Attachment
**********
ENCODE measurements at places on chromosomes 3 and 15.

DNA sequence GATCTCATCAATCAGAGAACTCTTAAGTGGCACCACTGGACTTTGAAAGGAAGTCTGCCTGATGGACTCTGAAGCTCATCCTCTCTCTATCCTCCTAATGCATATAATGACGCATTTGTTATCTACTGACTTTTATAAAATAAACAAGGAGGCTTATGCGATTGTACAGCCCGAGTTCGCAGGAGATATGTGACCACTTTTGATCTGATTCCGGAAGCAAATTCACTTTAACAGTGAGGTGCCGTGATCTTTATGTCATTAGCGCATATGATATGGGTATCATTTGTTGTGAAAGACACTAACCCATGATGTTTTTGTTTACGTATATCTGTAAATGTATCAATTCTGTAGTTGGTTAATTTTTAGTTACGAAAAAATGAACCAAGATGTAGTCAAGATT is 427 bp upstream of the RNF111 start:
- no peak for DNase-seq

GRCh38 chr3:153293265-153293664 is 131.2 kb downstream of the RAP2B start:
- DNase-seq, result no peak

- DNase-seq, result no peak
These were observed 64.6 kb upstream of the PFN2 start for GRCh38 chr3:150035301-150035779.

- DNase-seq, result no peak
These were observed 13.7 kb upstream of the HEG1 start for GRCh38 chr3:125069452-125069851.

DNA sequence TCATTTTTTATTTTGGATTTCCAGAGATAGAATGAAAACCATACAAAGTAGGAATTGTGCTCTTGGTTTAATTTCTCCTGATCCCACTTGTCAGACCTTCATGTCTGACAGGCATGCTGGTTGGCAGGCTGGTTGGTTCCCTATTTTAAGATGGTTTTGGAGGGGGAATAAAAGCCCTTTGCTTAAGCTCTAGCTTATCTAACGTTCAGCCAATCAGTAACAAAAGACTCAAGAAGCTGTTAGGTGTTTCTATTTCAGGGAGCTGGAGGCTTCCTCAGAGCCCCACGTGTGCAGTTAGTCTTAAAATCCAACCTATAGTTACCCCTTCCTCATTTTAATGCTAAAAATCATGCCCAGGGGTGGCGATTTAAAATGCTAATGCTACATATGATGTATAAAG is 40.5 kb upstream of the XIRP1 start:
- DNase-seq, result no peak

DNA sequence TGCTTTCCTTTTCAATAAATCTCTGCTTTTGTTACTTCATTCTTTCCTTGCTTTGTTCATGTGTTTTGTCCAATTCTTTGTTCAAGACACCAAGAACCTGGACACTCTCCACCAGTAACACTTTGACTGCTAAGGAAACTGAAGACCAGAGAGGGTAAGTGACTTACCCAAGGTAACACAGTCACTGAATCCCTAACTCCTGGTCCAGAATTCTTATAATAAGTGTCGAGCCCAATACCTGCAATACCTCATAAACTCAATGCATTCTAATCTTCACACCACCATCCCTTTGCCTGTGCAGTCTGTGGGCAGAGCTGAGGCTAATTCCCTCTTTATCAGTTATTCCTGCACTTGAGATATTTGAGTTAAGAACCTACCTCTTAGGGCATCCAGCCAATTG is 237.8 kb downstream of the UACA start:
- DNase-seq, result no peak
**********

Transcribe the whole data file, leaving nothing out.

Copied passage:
ENCODE measurements at places on chromosomes 3 and 15.

DNA sequence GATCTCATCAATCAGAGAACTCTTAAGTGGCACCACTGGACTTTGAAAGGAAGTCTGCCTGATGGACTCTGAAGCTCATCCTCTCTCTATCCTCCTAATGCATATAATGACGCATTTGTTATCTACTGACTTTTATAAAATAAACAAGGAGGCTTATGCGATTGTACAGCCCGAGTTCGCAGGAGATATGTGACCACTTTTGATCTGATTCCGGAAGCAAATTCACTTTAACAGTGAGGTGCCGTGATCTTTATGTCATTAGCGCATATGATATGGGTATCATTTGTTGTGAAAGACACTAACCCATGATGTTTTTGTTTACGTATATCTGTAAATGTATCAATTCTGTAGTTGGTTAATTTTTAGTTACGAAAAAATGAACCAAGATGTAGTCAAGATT is 427 bp upstream of the RNF111 start:
- no peak for DNase-seq

GRCh38 chr3:153293265-153293664 is 131.2 kb downstream of the RAP2B start:
- DNase-seq, result no peak

- DNase-seq, result no peak
These were observed 64.6 kb upstream of the PFN2 start for GRCh38 chr3:150035301-150035779.

- DNase-seq, result no peak
These were observed 13.7 kb upstream of the HEG1 start for GRCh38 chr3:125069452-125069851.

DNA sequence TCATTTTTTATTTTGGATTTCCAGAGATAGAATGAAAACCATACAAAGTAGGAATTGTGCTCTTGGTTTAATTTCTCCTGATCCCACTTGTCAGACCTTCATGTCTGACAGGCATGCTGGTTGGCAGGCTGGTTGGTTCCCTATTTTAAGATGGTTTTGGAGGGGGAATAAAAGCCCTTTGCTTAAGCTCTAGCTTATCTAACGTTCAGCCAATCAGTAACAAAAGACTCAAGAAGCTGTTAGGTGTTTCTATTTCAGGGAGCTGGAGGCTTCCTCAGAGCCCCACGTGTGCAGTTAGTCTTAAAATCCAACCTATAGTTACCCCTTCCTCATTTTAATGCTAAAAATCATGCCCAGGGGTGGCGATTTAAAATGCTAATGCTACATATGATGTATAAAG is 40.5 kb upstream of the XIRP1 start:
- DNase-seq, result no peak

DNA sequence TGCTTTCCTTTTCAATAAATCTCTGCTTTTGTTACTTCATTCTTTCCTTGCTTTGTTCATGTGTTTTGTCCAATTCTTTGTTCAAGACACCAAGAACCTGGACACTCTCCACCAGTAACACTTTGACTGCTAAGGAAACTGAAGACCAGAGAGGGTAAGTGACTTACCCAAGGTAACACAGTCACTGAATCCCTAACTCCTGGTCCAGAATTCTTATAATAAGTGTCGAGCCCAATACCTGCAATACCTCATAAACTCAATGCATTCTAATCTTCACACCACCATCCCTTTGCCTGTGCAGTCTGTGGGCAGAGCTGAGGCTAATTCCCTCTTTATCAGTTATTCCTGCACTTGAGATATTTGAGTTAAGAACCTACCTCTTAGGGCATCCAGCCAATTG is 237.8 kb downstream of the UACA start:
- DNase-seq, result no peak